social vs societal
Societal is the pedantic alternative to social. They both mean "pertaining to society," but as the latter word, first attested in the Middle Ages, was increasingly used in the modern era to refer to interpersonal contact rather than in the context of complex forces within human populations, societal appeared in the latter part of the nineteenth century as a more serious, scholarly alternative. It is mostly seen in such usage and is otherwise considered pretentious.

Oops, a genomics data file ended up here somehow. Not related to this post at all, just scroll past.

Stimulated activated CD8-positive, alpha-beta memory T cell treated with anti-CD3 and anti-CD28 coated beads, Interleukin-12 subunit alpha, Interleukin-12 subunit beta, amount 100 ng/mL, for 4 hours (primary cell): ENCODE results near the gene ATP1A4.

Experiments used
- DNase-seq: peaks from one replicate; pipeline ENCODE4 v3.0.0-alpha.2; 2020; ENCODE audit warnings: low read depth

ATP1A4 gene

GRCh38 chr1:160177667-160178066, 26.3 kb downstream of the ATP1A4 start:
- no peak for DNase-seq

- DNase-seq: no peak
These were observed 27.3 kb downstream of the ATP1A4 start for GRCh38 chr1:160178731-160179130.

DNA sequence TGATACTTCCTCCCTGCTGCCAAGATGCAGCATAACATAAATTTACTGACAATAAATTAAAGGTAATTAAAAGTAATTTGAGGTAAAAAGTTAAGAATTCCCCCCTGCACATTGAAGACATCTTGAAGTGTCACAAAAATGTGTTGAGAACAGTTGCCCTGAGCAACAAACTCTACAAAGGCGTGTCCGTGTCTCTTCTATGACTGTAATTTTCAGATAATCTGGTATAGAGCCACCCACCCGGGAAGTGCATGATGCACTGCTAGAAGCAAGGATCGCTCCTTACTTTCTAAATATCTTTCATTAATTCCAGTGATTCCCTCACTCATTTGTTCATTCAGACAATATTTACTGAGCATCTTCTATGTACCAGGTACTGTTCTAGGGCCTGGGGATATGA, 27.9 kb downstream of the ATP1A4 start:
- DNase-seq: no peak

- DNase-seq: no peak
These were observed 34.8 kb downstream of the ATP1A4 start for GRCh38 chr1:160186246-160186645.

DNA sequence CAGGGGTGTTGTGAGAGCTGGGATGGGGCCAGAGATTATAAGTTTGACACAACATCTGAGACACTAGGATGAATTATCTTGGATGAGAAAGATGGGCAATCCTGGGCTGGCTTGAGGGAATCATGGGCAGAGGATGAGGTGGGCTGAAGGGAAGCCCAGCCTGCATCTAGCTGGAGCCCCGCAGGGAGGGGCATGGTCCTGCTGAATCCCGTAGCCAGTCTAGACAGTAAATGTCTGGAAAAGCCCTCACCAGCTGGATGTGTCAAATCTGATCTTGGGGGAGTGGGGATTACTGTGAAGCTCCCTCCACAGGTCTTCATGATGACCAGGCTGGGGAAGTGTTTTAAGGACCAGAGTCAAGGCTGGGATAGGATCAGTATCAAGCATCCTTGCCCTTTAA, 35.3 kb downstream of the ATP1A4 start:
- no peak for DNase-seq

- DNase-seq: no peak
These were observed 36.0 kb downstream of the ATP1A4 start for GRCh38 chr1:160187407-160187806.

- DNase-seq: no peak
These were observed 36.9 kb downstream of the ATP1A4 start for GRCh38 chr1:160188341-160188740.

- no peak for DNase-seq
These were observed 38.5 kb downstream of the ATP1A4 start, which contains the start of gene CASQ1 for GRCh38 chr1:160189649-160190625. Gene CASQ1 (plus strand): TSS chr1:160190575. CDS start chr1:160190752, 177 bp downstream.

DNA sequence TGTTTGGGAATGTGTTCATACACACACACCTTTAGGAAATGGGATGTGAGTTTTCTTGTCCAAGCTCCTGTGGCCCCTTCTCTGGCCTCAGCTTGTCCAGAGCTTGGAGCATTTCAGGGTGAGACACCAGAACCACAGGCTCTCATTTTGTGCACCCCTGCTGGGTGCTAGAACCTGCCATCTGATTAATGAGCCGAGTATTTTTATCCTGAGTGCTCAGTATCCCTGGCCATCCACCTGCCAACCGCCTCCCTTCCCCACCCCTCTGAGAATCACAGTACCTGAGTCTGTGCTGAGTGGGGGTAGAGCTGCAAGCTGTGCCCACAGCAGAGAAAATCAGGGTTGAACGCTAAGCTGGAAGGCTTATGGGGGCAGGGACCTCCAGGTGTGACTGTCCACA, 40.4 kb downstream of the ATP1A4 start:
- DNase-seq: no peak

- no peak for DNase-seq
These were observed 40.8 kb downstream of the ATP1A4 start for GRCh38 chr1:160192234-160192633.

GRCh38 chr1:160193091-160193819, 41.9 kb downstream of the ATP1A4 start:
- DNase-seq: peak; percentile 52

Even now, social is more likely to appear in phrases referring to individuals, not groups, such as "social disposition," "social engagement," and "social life." Societal, on the other hand, is employed in contexts like "societal pressure to conform," though social still has the same import in usage such as "social institutions," which refers to widespread traditions, not venues where people hang out.